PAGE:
The third experiment was a variation on the second, which again showed that people were less likely to remember a fact if they believed they would be able to find it on a computer and more likely to remember it if they believed it would not be available on a computer. The experiment further revealed that when people were asked whether a fact had been saved or erased, they displayed a better recall for the act of saving than erasing. “Thus,” the researchers explain, “it appears that believing that one won’t have access to the information in the future enhances memory for the information itself, whereas believing the information was saved externally enhances memory for the fact that the information could be accessed, at least in general.”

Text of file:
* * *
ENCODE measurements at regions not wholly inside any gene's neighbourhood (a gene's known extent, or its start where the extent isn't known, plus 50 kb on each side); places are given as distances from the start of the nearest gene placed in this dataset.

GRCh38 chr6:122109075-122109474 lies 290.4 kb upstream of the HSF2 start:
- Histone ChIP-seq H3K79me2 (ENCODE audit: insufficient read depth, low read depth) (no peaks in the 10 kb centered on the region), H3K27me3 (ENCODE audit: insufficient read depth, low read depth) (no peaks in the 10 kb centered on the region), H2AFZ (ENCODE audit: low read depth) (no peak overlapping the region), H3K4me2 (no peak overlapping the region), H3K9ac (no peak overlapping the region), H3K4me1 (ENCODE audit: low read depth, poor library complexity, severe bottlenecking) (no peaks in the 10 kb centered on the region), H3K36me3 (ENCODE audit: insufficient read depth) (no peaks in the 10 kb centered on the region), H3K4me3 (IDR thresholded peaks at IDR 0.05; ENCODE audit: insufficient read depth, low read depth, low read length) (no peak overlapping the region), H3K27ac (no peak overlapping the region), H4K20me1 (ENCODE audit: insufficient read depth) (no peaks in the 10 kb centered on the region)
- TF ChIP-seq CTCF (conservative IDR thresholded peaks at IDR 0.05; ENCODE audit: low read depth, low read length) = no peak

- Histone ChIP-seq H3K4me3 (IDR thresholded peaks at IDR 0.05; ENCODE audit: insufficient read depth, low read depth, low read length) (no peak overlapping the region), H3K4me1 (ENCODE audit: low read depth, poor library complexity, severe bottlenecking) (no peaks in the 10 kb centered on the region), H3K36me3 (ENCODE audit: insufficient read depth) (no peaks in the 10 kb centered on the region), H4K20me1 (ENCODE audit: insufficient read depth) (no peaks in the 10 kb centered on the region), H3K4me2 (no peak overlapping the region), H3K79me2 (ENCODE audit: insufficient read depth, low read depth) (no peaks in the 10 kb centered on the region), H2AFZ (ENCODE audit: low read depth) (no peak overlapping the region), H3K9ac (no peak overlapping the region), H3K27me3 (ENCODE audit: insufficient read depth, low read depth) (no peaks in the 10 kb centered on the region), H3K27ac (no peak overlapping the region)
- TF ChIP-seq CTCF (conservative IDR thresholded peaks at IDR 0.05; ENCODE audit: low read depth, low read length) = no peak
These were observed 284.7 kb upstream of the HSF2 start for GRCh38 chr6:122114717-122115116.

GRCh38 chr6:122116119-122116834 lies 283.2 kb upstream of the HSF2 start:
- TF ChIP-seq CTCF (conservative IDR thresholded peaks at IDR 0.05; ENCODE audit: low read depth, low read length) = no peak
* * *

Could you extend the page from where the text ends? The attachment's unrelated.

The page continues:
In the fourth experiment, people again read a series of factual statements and typed them into a computer. They were told that the statements would be stored in a specific folder with a generic name (eg, “facts” or “data”). They were then given ten minutes to write down as many statements as they could remember. Finally, they were asked to name the folder in which a particular statement was stored (eg, “What folder was the statement about the ostrich saved in?”). It was discovered that people were better able to remember the folder names than the facts themselves. “These results seem remarkable on the surface, given the memorable nature of the statements and the unmemorable nature of the folder names,” the researchers write. The experiment provides “preliminary evidence that when people expect information to remain continuously available (such as we expect with Internet access), we are more likely to remember where to find it than we are to remember the details of the item.”